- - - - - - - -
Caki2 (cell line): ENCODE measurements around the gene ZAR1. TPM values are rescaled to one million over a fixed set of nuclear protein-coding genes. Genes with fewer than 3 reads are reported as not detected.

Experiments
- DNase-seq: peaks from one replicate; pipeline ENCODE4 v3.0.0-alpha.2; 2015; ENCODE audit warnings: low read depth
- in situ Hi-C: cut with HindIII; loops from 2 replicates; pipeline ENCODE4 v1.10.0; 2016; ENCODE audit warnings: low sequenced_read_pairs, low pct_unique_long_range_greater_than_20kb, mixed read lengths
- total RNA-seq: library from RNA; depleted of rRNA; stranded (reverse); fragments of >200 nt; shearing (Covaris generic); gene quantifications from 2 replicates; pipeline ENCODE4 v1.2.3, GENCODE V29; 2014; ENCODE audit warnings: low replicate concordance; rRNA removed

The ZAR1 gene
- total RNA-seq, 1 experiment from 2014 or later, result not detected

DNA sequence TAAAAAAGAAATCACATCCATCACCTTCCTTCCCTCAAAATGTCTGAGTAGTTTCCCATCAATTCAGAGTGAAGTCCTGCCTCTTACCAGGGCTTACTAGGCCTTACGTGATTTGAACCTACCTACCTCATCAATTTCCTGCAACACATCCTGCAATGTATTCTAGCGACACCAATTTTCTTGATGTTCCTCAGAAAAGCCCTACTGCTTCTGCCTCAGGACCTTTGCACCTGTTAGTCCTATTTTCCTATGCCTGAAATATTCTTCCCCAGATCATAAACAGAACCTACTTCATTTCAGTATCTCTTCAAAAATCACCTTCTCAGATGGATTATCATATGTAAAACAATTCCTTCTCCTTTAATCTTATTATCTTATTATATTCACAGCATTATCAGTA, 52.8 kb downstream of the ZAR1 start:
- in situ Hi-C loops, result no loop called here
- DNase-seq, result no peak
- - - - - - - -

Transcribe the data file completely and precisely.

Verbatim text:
Caki2 (cell line): ENCODE measurements around the gene ZAR1. TPM values are rescaled to one million over a fixed set of nuclear protein-coding genes. Genes with fewer than 3 reads are reported as not detected.

Experiments
- DNase-seq: peaks from one replicate; pipeline ENCODE4 v3.0.0-alpha.2; 2015; ENCODE audit warnings: low read depth
- in situ Hi-C: cut with HindIII; loops from 2 replicates; pipeline ENCODE4 v1.10.0; 2016; ENCODE audit warnings: low sequenced_read_pairs, low pct_unique_long_range_greater_than_20kb, mixed read lengths
- total RNA-seq: library from RNA; depleted of rRNA; stranded (reverse); fragments of >200 nt; shearing (Covaris generic); gene quantifications from 2 replicates; pipeline ENCODE4 v1.2.3, GENCODE V29; 2014; ENCODE audit warnings: low replicate concordance; rRNA removed

The ZAR1 gene
- total RNA-seq, 1 experiment from 2014 or later, result not detected

DNA sequence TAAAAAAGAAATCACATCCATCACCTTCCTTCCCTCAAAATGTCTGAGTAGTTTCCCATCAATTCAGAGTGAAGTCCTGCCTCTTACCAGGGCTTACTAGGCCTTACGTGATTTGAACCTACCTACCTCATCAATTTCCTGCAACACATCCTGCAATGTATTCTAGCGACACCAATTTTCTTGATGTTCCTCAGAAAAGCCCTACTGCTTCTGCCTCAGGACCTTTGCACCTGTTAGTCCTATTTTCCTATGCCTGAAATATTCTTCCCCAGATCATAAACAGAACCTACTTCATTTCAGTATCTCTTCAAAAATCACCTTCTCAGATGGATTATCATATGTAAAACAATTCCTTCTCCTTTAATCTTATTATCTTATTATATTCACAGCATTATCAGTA, 52.8 kb downstream of the ZAR1 start:
- in situ Hi-C loops, result no loop called here
- DNase-seq, result no peak